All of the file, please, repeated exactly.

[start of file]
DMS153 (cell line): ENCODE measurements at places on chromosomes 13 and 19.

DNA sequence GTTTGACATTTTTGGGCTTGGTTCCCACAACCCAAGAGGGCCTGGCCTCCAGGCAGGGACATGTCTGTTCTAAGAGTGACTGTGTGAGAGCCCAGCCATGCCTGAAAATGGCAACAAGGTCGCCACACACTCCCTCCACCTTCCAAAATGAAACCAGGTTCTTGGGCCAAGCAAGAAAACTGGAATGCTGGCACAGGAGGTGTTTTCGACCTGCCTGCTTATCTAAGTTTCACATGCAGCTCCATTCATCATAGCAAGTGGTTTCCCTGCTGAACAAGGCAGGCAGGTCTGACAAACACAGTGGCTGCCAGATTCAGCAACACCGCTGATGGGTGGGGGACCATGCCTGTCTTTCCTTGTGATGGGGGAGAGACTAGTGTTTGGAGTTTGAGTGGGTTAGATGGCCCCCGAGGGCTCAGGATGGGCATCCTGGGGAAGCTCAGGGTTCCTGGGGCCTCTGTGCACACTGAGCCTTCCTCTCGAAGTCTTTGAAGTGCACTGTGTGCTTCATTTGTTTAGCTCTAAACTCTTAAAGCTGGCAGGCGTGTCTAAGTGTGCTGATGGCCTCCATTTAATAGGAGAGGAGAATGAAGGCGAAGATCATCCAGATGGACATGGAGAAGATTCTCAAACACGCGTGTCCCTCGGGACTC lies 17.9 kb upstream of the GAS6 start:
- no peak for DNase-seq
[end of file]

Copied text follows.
DMS153 (cell line): ENCODE measurements at places on chromosomes 13 and 19.

DNA sequence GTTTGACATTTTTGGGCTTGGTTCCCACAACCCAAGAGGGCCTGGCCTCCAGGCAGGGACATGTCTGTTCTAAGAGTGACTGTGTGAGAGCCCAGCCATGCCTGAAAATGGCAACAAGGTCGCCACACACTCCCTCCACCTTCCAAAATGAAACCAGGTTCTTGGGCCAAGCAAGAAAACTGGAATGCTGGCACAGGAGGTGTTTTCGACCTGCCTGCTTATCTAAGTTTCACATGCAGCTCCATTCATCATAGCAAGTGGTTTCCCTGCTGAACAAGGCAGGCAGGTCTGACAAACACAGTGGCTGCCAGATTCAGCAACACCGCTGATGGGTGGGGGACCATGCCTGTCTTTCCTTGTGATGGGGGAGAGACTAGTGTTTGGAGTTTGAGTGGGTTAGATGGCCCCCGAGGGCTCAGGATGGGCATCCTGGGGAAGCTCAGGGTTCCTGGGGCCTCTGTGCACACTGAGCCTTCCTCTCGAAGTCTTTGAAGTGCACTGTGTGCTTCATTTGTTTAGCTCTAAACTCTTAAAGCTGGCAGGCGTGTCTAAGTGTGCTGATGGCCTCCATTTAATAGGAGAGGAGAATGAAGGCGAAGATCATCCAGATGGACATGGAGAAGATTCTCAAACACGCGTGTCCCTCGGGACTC lies 17.9 kb upstream of the GAS6 start:
- no peak for DNase-seq